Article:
Perc Tests Are No Longer Used: Uncovering North Carolina's Approach to Soil Evaluations for Septic Systems

Perc Tests Soil Evaluations

When it comes to assessing land for septic systems, the details matter! Traditionally, a "perc" or "perk" test—a shorthand for percolation test—was the standard. This test involved digging a hole and measuring how quickly water percolates out and into the surrounding soil. However, North Carolina has turned the page on this method. Now, the state relies on comprehensive soil evaluations to determine the viability of soil for septic systems.

Soil Evaluations

This shift offers numerous benefits, chief among them being reliability. Soil evaluations consider a wider array of environmental factors that a simple perk test might miss. For instance, during dry spells, a perk test might yield results that don't account for the challenging conditions of a high-water table or the presence of expansive clays, which can significantly affect the performance of a septic system. Regardless of the weather, a soil's morphology offers clues to an underlying seasonal water table, and an experienced soil scientist or environmental health specialist can spot. This level of detailed analysis ensures that decisions are made on a thorough understanding of the soil conditions, leading to better-designed septic systems that are less prone to failure, regardless of changing seasons or weather conditions.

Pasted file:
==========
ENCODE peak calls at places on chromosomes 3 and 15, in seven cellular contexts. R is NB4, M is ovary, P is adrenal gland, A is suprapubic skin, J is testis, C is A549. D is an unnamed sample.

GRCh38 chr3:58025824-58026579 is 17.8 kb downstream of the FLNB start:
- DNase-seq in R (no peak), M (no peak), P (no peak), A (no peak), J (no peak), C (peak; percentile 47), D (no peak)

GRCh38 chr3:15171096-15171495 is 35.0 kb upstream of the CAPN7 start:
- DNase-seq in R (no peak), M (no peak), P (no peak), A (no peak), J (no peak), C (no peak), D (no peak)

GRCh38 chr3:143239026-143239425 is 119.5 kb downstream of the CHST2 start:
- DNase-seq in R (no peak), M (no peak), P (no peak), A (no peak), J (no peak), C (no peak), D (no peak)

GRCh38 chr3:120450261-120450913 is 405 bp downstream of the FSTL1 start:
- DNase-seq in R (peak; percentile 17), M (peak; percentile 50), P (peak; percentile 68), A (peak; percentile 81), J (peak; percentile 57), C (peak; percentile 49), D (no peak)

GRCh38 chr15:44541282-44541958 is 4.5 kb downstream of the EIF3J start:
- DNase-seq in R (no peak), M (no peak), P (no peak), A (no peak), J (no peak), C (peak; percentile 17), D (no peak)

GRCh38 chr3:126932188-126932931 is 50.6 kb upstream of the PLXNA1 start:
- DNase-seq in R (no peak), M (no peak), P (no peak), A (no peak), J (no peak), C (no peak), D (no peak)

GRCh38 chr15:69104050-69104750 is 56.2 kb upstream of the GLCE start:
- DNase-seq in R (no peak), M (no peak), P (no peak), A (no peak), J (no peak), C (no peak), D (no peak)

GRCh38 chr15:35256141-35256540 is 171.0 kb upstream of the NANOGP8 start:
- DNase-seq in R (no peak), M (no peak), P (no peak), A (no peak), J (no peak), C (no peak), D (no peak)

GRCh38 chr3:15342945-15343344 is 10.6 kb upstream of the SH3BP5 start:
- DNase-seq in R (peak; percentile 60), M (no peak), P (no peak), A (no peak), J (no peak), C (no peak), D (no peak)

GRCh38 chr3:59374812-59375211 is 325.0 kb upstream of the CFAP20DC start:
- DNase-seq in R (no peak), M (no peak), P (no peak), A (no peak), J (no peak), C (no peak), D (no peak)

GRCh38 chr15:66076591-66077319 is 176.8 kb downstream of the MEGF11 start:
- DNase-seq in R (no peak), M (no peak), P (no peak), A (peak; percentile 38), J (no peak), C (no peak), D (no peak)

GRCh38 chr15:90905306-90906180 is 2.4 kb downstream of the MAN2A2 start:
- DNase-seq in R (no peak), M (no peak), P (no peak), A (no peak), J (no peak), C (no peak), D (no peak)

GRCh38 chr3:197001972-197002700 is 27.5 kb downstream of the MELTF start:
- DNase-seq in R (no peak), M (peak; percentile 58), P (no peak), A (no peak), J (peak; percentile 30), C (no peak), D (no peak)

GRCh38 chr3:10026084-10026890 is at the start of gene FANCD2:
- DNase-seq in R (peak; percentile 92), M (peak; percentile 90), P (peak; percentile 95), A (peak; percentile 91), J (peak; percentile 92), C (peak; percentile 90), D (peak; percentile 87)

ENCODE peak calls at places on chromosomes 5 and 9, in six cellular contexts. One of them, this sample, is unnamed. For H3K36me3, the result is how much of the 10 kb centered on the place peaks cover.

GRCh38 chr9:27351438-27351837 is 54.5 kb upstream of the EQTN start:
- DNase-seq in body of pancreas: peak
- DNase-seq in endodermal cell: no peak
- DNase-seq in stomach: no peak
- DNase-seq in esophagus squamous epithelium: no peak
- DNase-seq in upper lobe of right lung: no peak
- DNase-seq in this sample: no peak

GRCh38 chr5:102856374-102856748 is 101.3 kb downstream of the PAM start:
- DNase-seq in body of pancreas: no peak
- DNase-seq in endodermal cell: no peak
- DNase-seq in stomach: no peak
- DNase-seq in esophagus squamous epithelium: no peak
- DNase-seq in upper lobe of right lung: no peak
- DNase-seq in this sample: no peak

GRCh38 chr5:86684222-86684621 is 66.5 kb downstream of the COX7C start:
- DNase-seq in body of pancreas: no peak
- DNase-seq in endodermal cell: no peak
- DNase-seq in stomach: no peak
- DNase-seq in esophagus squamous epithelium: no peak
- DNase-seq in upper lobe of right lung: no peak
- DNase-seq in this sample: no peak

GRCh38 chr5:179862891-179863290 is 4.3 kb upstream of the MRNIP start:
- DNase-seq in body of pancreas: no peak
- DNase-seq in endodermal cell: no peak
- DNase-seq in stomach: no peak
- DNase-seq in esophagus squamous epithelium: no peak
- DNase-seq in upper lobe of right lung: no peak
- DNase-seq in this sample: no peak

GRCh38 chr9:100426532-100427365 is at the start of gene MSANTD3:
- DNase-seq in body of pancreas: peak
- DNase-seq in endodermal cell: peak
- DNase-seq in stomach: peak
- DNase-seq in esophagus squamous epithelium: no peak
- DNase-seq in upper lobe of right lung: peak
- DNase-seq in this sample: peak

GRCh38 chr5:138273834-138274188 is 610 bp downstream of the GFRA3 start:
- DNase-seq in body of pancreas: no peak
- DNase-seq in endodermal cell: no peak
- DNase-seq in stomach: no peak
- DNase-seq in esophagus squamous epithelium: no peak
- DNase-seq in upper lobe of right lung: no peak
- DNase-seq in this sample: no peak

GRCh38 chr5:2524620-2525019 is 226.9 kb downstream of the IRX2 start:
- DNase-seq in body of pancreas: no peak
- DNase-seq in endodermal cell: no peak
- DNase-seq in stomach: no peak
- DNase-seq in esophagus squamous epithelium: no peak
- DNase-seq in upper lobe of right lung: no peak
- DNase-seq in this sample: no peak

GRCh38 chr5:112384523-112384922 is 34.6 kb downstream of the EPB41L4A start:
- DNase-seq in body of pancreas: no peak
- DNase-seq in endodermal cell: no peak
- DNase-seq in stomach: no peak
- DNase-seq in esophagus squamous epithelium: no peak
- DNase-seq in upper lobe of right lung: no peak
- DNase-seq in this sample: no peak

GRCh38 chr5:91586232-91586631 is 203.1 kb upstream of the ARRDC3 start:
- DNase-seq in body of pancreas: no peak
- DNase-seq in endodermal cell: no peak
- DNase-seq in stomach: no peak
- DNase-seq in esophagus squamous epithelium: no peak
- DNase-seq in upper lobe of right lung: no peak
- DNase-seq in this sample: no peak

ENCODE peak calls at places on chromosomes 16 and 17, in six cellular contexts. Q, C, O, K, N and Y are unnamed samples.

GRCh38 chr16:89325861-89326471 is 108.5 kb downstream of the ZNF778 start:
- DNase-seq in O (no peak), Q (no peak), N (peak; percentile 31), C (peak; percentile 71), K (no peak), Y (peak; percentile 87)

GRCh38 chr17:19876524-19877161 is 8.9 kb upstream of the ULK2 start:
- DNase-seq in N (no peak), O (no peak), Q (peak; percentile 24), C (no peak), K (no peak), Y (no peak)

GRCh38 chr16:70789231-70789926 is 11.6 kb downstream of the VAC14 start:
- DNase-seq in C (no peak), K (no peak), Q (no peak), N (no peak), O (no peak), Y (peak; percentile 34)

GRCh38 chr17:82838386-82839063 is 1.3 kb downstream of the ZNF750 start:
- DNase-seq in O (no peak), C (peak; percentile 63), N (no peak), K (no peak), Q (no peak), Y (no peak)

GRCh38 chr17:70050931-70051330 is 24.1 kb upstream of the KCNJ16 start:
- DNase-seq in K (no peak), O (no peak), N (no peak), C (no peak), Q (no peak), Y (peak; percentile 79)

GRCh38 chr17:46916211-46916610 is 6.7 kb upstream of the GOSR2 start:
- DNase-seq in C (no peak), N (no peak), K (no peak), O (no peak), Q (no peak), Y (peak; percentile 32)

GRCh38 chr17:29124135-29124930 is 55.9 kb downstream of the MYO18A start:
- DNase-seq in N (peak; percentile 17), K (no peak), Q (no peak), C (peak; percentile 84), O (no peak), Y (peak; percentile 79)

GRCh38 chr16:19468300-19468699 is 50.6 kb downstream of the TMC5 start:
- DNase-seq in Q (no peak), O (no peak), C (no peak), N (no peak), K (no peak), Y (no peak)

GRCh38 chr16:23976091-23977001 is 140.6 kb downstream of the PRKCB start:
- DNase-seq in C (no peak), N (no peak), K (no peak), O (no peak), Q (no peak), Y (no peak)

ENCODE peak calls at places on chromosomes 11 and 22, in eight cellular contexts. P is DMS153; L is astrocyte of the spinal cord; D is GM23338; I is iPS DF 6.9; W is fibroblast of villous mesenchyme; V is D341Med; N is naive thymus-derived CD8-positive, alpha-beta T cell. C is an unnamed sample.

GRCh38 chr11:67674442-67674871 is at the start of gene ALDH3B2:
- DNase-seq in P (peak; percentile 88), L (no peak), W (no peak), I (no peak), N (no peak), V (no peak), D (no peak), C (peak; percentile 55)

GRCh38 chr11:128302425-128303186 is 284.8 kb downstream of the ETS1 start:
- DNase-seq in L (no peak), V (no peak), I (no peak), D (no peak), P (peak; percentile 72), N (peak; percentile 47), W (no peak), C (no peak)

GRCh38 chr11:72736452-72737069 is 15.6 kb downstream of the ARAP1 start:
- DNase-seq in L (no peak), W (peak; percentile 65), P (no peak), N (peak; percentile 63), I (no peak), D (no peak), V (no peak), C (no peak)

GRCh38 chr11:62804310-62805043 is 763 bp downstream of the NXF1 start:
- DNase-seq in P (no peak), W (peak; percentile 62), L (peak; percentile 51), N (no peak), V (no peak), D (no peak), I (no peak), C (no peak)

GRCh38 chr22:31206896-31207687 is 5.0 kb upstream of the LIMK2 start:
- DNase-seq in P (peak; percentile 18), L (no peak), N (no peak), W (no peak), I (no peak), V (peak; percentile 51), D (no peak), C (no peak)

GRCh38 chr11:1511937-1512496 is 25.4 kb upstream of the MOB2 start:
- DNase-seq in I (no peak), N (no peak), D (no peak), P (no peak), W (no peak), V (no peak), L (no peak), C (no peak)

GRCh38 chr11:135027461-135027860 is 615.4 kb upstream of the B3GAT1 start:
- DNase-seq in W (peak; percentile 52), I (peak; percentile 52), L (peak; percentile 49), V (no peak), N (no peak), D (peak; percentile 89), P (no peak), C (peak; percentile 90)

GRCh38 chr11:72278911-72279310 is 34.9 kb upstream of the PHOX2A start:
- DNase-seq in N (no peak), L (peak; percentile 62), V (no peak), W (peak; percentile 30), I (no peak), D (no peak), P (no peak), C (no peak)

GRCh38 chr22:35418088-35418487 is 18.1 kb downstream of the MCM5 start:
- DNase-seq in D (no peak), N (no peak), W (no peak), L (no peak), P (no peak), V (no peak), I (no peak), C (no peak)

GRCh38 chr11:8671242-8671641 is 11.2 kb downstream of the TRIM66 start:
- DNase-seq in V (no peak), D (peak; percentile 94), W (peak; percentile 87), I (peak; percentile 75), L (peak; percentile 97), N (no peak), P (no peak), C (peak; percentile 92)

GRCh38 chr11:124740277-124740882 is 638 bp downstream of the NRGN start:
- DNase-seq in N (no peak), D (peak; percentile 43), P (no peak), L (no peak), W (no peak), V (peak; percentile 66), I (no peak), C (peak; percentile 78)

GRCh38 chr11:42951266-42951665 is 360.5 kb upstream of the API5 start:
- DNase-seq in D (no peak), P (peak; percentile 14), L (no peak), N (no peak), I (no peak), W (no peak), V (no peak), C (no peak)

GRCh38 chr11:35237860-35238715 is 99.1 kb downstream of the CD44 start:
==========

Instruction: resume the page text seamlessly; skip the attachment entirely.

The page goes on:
Design and Functionality Impacts

The intricacies of soil evaluations have far-reaching implications on the design and installation of your septic system. These thorough investigations delve into the unique characteristics of your property's soil, which in turn, dictate the most effective septic solution. For instance, soils with faster absorption rates may be suited for conventional systems, while those with slower rates or high-water tables might require advanced systems, like mound or aerobic treatment units. The beauty of soil evaluations lies in their ability to match the septic system to the soil's capabilities, ensuring that it functions at peak efficiency. This approach not only optimizes the functionality of your septic system but also safeguards the environment and your investment in your property.

Looking Ahead

In recent years, the industry has evolved to enhance and diversify the resources available to owners and developers for conducting soil evaluations. Beyond the services provided by local environmental health departments, two more avenues can provide soil evaluation, design, permitting, and inspection for septic system installations: professional Engineers and AOWE Licensed Soil Scientists.

More to Come

Keep an eye out for our upcoming blog posts that will provide in-depth insights into soil evaluations and the expanded support network now at your disposal. Our expertise is just a call away, ready to guide you through each step and guarantee a smooth journey to a well-designed and properly installed septic system.